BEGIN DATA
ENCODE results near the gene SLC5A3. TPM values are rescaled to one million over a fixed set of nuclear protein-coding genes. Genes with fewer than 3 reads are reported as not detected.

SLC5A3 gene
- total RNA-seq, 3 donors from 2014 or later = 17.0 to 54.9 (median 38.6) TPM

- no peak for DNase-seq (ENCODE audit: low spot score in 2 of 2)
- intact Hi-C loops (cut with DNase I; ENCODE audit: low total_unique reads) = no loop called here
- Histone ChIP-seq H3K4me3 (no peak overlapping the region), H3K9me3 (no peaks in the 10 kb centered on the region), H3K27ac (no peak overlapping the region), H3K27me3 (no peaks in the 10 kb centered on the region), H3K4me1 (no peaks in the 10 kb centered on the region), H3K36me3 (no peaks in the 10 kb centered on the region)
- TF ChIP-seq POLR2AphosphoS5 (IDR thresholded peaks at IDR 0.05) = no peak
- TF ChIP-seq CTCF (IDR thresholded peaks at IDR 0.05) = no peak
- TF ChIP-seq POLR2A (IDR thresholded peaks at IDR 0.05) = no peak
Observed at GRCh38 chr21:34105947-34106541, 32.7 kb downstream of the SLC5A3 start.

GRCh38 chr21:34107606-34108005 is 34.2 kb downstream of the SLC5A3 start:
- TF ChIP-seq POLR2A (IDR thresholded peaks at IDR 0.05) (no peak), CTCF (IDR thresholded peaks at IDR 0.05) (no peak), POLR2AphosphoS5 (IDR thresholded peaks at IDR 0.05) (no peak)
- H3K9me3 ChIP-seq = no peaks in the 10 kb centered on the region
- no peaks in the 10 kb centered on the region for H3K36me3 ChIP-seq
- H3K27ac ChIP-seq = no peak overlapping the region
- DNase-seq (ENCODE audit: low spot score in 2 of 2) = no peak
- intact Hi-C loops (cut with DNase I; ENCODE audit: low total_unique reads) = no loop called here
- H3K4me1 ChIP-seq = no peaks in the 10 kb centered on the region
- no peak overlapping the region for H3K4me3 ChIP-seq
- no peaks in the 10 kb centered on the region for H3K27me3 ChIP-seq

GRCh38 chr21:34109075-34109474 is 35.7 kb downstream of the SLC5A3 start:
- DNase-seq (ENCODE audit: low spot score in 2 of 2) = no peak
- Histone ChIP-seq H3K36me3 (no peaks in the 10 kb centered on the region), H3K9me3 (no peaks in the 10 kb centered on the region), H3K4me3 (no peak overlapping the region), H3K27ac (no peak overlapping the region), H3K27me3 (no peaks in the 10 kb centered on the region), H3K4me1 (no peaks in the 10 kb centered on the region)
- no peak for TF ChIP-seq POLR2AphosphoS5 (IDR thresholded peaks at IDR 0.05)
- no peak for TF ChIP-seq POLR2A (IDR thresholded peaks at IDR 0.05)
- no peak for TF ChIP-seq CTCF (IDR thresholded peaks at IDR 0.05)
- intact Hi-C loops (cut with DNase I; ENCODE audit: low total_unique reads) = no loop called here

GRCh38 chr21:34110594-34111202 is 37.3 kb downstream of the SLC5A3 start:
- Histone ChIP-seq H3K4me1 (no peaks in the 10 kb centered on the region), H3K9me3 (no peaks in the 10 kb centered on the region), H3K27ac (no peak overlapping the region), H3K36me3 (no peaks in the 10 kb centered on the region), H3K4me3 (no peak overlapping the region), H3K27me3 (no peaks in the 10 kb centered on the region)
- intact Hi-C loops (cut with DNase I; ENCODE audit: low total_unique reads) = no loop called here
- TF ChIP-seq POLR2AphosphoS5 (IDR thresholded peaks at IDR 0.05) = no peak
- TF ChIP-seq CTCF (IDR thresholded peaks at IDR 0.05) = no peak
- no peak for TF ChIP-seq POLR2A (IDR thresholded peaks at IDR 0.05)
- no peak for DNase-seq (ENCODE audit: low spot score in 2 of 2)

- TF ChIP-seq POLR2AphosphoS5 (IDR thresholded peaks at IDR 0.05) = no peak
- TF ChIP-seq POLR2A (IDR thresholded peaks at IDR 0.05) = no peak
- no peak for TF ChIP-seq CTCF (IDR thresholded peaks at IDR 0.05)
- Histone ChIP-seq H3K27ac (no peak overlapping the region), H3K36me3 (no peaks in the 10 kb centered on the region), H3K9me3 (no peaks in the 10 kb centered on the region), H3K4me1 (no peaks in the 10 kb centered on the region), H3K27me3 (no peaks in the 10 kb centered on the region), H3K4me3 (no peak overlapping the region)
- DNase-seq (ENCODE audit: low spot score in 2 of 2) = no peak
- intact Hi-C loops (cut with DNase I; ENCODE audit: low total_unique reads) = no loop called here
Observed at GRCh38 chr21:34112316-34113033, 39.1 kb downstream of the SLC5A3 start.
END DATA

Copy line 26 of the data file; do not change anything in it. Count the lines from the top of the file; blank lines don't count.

- no peak for TF ChIP-seq CTCF (IDR thresholded peaks at IDR 0.05)